Payday loan brokers help themselves to UK savers’ accounts, customers outraged
Natwest, one of the largest retail banking chains in Britain, said it was “inundated” with complaints from customers.
Victims claimed that brokerages, offering deals on payday loans – short term loans with very high fixed rates of interest – are extracting sums of £50 to £70 from savings accounts without informing customers first.
According to Natwest customers, the businesses are websites that offer to find payday loan deals online. However, buried in the small print is a tacit agreement that brokers can access the bank accounts at any time.
Natwest, who told the Guardian that they had received up to 640 complaints a month regarding payday brokerage websites, said the majority of customers affected were financially vulnerable, and in many cases were already severely overdrawn.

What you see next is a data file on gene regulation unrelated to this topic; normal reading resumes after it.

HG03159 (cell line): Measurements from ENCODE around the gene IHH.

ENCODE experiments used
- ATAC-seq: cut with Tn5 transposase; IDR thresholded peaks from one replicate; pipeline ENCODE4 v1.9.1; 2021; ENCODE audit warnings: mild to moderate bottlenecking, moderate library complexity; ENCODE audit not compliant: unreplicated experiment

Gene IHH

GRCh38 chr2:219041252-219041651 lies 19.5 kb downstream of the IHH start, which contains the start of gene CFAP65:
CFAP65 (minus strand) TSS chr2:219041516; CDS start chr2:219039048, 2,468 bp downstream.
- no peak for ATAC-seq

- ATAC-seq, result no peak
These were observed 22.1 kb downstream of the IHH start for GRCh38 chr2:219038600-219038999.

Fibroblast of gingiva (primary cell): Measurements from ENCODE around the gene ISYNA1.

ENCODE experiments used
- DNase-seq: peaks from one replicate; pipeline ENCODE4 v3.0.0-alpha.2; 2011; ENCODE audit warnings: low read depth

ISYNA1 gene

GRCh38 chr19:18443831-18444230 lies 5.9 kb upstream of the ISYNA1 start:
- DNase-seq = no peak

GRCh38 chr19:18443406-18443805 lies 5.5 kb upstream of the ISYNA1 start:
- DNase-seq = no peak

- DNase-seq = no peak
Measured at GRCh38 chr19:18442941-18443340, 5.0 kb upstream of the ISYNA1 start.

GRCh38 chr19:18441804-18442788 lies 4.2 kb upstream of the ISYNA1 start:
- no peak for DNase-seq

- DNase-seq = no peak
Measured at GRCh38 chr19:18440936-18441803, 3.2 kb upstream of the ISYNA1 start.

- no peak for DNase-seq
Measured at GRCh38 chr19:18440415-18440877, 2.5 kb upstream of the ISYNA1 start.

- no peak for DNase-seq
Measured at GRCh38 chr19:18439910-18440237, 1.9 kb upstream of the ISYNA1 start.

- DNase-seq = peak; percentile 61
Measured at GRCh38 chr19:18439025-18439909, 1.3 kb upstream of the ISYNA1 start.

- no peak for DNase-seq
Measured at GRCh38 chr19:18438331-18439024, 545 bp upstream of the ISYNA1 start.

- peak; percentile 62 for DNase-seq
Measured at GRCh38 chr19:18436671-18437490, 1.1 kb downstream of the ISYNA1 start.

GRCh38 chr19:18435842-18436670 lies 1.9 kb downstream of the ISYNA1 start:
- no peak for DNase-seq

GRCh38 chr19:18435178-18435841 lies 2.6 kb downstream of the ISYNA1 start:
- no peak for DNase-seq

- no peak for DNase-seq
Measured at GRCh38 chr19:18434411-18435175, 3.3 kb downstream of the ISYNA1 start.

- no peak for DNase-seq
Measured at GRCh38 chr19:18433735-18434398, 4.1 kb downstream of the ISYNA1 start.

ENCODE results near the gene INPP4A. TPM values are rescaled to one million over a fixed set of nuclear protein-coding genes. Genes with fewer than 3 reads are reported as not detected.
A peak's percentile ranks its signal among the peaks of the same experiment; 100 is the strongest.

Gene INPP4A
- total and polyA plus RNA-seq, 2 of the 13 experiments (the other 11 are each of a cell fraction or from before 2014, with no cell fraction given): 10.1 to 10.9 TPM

The brokerage websites have also been accused of sharing financial information with other businesses without consent, and charging an additional levy for its services on top of the huge rates of interest slapped onto standard payday loans, which can be more than 3,000 percent.
“We’ve seen large numbers of customers incurring charges they don’t expect when using a payday loan broker since July this year,” said Terry Lawson, head of fraud and chargeback operations at the Royal Bank of Scotland (RBS) group, which includes Natwest and Ulster Bank.
“Customers’ account or debit card details are gathered and sent on to up to 200 other brokers and lenders who charge them fees for a loan application,” he added.
The news comes as thousands of customers who took loans with controversial payday loan company Wonga are to have their debts written off, in an action expected to cost the legal loan shark more than £200mn.
The UK’s financial watchdog, the Financial Conduct Authority, said Wonga did not do enough to vet customers and their ability to pay back the interest incurred on loans, which can be higher than 5,000 percent.
As a result, a large number of Wonga customers were forced to admit they were unable to pay the company back after taking out a short-term loan.